Shut it down! Shut it all down!
I get home from shopping in Kona and unloading a pile of groceries from Costco. Looking forward to a relaxing Saturday evening. That changed when I checked my e-mail.
Much of the systems on the summit are automated, up to and including sending e-mails when thing go wrong. The system works pretty well at letting the engineering staff know when attention is needed. The automated messages do tend to bomb a person’s inbox when it really goes bad.
Dozens of warning messages have flooded my inbox…
WARNING! K2AO temps are warm! dmrackTemp=45.42 degC, enclosTemp=37 degC
Ugly numbers indeed! 37°C is about 100°F in the AO electronics room. I have no choice… shut it down. Messages from MKSS indicate that the power lines have been hit by lightning and the power is out to the summit. The backup power is holding out, but the glycol cooling system is off. Without cold glycol flowing in the lines many of the rooms are without cooling systems to take away the heat generated by all of the computers and other electronics.
A glance at the webcams shows several inches of snow in the parking lot that has fallen this afternoon. Yes, we have snow in June. By the time I get the messages there is no one on the summit. The nighttime operators will not be going up, no one to call to help with the problems.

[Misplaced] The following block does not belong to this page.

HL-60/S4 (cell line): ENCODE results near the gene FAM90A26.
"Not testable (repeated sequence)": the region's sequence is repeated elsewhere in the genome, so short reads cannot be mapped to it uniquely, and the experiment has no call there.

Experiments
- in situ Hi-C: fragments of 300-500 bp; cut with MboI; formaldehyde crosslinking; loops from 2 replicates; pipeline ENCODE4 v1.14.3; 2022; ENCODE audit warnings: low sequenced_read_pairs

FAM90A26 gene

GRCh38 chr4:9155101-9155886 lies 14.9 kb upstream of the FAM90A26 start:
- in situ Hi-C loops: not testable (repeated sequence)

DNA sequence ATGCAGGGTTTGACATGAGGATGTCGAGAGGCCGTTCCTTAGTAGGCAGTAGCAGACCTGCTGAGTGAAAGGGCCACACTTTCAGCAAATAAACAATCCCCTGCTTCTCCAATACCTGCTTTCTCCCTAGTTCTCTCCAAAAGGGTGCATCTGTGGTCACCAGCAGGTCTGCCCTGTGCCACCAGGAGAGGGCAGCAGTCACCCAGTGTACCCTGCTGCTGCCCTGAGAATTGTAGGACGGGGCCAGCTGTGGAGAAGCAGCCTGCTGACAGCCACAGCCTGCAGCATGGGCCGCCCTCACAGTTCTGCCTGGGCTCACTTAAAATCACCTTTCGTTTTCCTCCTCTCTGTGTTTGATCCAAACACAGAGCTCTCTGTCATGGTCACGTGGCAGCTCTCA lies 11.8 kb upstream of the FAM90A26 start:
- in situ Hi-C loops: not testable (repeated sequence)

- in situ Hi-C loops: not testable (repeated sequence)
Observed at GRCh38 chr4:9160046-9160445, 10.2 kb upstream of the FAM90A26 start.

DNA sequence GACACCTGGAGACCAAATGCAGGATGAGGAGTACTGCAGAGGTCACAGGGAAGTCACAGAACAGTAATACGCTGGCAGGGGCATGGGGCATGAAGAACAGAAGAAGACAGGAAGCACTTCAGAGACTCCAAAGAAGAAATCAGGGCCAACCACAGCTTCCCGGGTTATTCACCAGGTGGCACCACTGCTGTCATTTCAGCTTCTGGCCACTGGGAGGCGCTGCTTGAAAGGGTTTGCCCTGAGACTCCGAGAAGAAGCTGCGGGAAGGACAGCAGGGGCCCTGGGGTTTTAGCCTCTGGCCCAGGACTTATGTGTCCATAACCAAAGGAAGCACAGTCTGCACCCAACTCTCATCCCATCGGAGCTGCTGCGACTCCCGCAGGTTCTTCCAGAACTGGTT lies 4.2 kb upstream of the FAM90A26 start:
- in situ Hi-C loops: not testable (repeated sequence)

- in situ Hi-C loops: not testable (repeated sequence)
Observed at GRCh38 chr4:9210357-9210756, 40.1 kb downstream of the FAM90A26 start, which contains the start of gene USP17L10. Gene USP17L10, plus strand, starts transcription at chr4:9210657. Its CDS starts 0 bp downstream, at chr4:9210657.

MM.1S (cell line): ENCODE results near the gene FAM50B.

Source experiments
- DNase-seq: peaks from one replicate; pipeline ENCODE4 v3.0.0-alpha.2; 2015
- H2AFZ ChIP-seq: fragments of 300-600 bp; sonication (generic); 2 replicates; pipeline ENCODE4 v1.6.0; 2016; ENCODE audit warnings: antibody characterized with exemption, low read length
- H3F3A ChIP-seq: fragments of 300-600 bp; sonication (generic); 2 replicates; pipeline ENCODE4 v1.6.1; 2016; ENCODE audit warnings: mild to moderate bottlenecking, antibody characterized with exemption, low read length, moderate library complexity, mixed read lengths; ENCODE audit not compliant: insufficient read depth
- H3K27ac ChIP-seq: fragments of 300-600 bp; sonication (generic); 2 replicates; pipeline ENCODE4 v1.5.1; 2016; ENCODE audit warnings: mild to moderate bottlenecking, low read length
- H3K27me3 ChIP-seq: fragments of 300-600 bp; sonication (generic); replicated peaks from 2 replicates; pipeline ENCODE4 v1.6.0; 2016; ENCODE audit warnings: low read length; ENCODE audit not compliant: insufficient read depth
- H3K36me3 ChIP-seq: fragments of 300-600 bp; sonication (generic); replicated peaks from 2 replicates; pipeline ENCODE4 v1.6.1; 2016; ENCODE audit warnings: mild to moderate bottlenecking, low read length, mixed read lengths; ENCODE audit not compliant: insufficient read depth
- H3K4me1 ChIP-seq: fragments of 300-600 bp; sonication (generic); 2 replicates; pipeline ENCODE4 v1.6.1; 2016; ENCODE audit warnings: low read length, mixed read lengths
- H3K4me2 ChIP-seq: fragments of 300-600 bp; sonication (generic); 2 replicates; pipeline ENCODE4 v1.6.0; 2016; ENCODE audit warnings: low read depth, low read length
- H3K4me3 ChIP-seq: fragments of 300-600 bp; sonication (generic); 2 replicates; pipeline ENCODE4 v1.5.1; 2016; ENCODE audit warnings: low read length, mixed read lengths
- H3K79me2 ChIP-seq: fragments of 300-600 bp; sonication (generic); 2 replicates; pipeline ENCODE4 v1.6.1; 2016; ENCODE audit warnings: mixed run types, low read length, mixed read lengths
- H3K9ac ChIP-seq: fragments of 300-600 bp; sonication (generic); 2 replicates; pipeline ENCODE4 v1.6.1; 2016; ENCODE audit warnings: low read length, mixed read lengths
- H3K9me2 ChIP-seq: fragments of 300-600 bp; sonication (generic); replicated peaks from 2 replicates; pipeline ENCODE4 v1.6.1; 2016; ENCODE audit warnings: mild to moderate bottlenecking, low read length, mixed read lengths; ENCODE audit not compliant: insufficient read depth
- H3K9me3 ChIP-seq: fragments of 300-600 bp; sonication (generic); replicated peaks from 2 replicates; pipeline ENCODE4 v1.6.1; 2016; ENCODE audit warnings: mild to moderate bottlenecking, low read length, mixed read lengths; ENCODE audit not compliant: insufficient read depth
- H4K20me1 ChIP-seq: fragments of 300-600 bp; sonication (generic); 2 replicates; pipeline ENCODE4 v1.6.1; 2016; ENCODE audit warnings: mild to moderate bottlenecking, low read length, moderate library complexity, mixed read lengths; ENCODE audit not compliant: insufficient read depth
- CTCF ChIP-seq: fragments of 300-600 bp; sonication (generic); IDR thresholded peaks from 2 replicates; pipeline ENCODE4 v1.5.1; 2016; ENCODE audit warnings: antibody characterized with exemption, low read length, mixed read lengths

Fortunately, many of the systems are on power controllers, much like power strips with ethernet ports that allow remote control of the power to each item plugged into the strip. Other systems use serial ports to do the same thing, many systems need to be shut down in a specific fashion. Since the computer system is still alive (on backup power) I can log in and start shutting everything down.
I worry about many of the critical systems in my care, much of the gear is almost irreplaceable. First to go down are the wave front controllers, the custom computers that are the heart of each adaptive optic systems. Next are the VME crates and all of the servo controls. Shut it down! I make a virtual visit to the basement and shut down all of the computers and electronic gear that is the Keck Interferometer.
While I do this I am also on the phone, calling the electrical engineer on-call this weekend, warning him of the situation. More calls to make certain the folks in charge of the computers and instruments know that cooling is out so that they can do much as I am doing to the systems they care for.
Done, it is shut down, at least everything that can be shut down remotely. With several inches of snow, and ice on the dome there will be no observing, no reason the systems can not stay shut down for a bit. But tomorrow… Tomorrow we will have to bring it all back again, another chore.